kc1 wrote:Not true. I ordered this disk as soon as the error showed up. The count rose to that level in the 3 days it took for the disk to arrive.
When a disk is clearly failing, some will shutdown their NAS units as a precaution to minimise the risk of running into problems or take the opportunity then to ensure their backup is up to date.
kc1 wrote:...and how would I know I was having problems with multiple disks if the NAS only told me about one of them?
The NAS runs short online SMART tests daily. These normally pickup a problem disk but they won't always. That's one reason why backups are important.
kc1 wrote:"one" being who? a Tech? How would a regular know about this? In any case there weren't any SMART errors on disk 3mdgm wrote:3) One would think there would be info in a disk_smart log or one of the other ones indicating the problem if they are also problematic.
There are several logs in the zip file that is downloaded. Normally on the rare occasion when a serious problem is encountered a tech can look at the logs and if necessary remotely login to the NAS unit and find a way to rectify the problem but sometimes problems are encountered where this isn't possible.
kc1 wrote:lol! so if it's not "dead" why would it say "dead"?!mdgm wrote:4) It depends how dead it is
A disk is considered dead if it repeatedly fails to respond or fails the SMART self assessment test.
Now such a disk may be able to be read but it may take multiple attempts to read the data. Think of a car that takes multiple attempts to start. It's in a bad way but it's not completely useless. In those cases dd_rescue can be used to clone the disk onto a new one. It will make multiple attempts to read the data. You can even run the clone to read the disk backwards if reading the disk forwards is problematic. Cloning onto a good disk in working order depending on the situation (how badly the dead disk has failed) this can be enough to be able to recover data.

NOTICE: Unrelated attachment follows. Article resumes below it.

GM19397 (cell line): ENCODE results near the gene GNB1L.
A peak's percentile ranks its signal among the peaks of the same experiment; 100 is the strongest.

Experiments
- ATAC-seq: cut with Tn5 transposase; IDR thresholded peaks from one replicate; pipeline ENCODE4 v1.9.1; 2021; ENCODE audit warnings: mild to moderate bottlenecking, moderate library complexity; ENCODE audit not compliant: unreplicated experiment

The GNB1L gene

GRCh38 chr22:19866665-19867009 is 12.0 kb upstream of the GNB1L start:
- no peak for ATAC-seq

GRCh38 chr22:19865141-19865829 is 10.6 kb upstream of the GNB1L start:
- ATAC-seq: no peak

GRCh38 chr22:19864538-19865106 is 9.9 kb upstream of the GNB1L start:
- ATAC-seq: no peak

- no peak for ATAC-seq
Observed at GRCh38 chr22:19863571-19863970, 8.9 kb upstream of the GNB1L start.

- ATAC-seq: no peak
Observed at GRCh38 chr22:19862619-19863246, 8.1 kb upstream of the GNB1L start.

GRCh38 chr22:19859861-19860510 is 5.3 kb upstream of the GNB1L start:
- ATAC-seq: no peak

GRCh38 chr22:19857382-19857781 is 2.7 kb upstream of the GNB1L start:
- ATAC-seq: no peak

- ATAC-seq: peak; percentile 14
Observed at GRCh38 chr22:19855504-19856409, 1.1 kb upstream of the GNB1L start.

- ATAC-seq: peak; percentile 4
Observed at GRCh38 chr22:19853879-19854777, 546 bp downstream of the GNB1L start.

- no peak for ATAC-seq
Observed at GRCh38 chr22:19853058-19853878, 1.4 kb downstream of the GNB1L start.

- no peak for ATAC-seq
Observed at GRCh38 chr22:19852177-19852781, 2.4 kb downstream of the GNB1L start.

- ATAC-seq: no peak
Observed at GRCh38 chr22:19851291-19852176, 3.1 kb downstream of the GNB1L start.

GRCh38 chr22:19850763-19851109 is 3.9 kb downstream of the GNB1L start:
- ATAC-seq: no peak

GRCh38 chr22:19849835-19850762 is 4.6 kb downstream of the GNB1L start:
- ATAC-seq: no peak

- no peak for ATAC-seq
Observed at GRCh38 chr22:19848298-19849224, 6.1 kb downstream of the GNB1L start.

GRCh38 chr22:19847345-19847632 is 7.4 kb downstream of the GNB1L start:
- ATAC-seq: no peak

mdgm wrote: the issue is the ReadyNas not reporting multiple disk failures - or in fact causing them.
When you replace a dead/failing disk heavy stress is put on all disks. If a second disk is failing the resync can finish it off. The resync is necessary to rebuild the RAID (disks need to be synced sector by sector).
mdgm wrote: ...they're all on this list
Wasn't suggesting they weren't. If things work fine with new drives then one would just put the problem down to the old drives.
mdgm wrote:Will see what samsung/seagate tools throw up, but like I said - it won't be much use diagnostically now if indeed the NAS caused it to fail.
One could also say using a car caused the tyres or some other part to wear out.